Rad Jobs: Aircrewman for the U.S. Navy

When Alejandro Rojas departs for a mission as a second-class Aircrewman for our U.S. Navy, he conducts what he refers to as a “silent leave.” He doesn’t tell his friend the exact date of his departure, and he doesn’t create a dramatic scene.

This act within itself encompasses the selflessness Rojas must possess to be a Naval Aircrewman.

At 29, Rojas has given almost 8 years of service, and has logged over 1,600 flight hours in the process. While in flight, Rojas works with tactical systems to detect and identify aquatic vessels, as well as rescue pilots and civilians alike from capsized vessels, even providing humanitarian support in cases of natural disasters.

Despite the great responsibility that comes with being an Aircrewman, Rojas recognizes the amount of humility needed to complete a successful mission.

“You can’t be fearless. You have to have some sense of fear. If you don’t do what you’re supposed to do, then yeah, you can crash. You’re flying in a big chunk of metal in the sky. If something goes wrong, you’re coming down,” Rojas said.

Ultimately, an affinity for the ocean and an insatiable desire to help those in need has lead Rojas around the world to fulfill these yearnings. Throughout his years of service, Rojas has traveled to Turkey, Sicily, Greece, Israel, Romania and Bulgaria, to name a few.

Despite Rojas’ successes in his missions, including the seizure of 4,700 pounds of marijuana and 4,300 kilos of cocaine with an estimated street value of over $400 million to be trafficked into the U.S., it is the continuation of the brotherhood of the Navy that Rojas finds most rewarding in his career.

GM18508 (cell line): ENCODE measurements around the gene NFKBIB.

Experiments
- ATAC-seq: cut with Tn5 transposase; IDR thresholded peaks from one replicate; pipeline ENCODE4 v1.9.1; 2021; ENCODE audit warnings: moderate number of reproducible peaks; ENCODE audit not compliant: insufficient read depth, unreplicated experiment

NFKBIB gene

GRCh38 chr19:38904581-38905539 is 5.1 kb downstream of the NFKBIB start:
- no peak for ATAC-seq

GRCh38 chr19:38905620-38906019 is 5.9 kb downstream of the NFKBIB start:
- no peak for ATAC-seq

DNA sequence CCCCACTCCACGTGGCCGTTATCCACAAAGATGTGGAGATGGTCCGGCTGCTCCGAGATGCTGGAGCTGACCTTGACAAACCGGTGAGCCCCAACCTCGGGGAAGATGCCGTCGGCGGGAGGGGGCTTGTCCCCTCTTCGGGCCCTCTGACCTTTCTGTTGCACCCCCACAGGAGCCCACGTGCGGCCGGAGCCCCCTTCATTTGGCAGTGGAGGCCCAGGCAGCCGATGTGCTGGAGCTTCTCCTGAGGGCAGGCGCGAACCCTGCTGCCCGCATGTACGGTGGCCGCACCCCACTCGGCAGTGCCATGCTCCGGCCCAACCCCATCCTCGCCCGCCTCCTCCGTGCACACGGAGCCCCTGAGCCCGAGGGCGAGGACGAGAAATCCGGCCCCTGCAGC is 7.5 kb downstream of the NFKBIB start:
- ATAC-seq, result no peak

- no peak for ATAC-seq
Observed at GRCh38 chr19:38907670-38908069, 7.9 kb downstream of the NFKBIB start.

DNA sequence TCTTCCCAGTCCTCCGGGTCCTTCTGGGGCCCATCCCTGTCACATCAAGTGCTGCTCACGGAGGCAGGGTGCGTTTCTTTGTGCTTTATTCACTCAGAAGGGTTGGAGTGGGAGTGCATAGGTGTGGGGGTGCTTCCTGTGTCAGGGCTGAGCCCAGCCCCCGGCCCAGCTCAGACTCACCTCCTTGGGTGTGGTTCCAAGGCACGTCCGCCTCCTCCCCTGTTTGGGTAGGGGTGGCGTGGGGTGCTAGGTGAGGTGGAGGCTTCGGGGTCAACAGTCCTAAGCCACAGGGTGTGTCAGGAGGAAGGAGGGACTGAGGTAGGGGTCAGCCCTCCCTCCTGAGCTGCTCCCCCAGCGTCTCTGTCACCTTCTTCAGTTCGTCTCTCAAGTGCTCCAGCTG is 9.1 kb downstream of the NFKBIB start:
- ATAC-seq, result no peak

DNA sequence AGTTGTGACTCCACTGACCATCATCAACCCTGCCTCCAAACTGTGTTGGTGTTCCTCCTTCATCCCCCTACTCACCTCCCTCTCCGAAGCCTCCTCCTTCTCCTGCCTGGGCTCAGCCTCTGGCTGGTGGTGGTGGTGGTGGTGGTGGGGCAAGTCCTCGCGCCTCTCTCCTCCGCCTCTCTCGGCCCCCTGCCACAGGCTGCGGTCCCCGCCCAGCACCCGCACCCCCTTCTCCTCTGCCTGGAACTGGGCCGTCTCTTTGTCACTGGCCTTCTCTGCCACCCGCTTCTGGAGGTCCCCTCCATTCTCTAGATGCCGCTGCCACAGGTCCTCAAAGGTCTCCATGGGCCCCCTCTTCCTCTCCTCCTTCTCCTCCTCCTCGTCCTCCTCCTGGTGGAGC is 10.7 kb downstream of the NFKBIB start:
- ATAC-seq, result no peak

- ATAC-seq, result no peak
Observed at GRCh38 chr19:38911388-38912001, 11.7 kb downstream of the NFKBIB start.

“When you go out for deployment, you have two junior guys under you and your job is to train them and make sure they can fly by themselves and that you have any mishaps to make it home. Being able to come home from my last deployment and have my juniors come home safe … that was probably my proudest moment,” Rojas said.

Aside from the physical demands of being a part of the service, Rojas is charged with the responsibility of making quick decisions in any time of need.

“The scariest part has to be flying to the back of the boat in the middle of the night with no moonlight,” he said. “The boat is rocking with the sea and the helicopter is moving with the wind and we have to land on a flight deck that barely fits on the boat itself. We’re helping guide the helicopter in by telling them to come forward or not, which can be scary, especially when you have a junior pilot. That’s where most crashes come from, taking off and landing on a ship.”

Being a Naval Aircrewman requires tact, discipline and courage, but more importantly it requires being a part of a brotherhood that is the U.S. Navy.

Rojas has learned just that.